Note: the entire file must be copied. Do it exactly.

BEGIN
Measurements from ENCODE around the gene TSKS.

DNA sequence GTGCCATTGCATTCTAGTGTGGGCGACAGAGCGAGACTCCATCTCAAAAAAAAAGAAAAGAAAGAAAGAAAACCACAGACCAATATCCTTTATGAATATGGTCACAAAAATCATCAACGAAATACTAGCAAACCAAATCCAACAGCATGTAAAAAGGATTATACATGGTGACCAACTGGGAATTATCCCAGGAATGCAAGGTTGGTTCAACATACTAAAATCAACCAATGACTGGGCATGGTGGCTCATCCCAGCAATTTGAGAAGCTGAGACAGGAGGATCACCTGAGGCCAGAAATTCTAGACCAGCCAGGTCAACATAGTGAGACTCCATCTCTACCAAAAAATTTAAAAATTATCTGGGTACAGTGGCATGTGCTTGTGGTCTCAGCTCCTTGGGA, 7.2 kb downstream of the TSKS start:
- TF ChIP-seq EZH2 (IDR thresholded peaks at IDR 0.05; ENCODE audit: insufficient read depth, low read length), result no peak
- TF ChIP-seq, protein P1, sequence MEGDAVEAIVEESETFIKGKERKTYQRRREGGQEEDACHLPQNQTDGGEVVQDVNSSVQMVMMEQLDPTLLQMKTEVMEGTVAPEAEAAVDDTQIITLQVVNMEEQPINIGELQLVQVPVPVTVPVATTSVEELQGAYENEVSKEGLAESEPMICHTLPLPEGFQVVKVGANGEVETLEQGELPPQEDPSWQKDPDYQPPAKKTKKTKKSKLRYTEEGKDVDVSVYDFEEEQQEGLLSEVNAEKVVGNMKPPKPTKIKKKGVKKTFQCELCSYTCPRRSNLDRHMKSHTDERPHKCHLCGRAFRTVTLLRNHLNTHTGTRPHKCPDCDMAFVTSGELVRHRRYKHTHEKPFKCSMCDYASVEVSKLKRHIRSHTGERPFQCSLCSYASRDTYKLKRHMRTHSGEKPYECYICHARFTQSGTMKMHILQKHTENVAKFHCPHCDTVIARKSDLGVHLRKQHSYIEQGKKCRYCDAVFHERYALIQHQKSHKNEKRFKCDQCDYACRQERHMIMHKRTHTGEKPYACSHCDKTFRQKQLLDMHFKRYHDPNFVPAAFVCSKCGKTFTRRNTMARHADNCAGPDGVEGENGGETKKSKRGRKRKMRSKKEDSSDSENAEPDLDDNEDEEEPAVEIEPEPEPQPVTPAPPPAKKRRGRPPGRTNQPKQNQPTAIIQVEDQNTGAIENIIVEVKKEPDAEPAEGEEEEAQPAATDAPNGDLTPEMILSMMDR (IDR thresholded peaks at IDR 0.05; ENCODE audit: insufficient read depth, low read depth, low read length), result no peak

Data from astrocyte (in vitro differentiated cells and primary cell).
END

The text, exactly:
Measurements from ENCODE around the gene TSKS.

DNA sequence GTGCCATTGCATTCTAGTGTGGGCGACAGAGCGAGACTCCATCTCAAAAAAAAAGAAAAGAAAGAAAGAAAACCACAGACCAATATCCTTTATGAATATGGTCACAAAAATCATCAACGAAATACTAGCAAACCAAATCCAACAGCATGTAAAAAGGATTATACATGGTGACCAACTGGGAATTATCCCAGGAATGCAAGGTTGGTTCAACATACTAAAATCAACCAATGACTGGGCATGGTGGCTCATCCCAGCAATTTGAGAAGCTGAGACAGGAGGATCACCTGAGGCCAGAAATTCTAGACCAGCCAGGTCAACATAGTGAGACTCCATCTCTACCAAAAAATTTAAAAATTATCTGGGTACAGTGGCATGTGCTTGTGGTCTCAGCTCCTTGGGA, 7.2 kb downstream of the TSKS start:
- TF ChIP-seq EZH2 (IDR thresholded peaks at IDR 0.05; ENCODE audit: insufficient read depth, low read length), result no peak
- TF ChIP-seq, protein P1, sequence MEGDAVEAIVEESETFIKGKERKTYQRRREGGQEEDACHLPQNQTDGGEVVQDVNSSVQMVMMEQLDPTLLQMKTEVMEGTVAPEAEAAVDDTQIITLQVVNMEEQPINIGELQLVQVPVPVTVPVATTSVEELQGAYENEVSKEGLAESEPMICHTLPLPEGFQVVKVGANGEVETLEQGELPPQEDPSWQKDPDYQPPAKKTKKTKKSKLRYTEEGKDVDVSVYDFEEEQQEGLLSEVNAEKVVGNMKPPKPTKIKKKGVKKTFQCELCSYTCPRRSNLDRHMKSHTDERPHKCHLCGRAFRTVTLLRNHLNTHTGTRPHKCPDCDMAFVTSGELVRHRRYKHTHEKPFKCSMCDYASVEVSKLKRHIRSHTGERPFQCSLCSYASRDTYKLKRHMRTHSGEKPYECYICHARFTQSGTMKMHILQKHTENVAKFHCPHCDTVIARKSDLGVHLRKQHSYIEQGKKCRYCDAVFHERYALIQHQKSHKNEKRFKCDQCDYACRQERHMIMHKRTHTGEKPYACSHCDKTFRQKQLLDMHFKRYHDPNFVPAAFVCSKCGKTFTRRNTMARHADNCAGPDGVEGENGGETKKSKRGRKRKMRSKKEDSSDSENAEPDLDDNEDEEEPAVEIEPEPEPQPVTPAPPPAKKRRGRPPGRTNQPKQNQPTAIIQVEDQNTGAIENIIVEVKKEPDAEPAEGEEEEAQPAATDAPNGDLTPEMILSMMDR (IDR thresholded peaks at IDR 0.05; ENCODE audit: insufficient read depth, low read depth, low read length), result no peak

Data from astrocyte (in vitro differentiated cells and primary cell).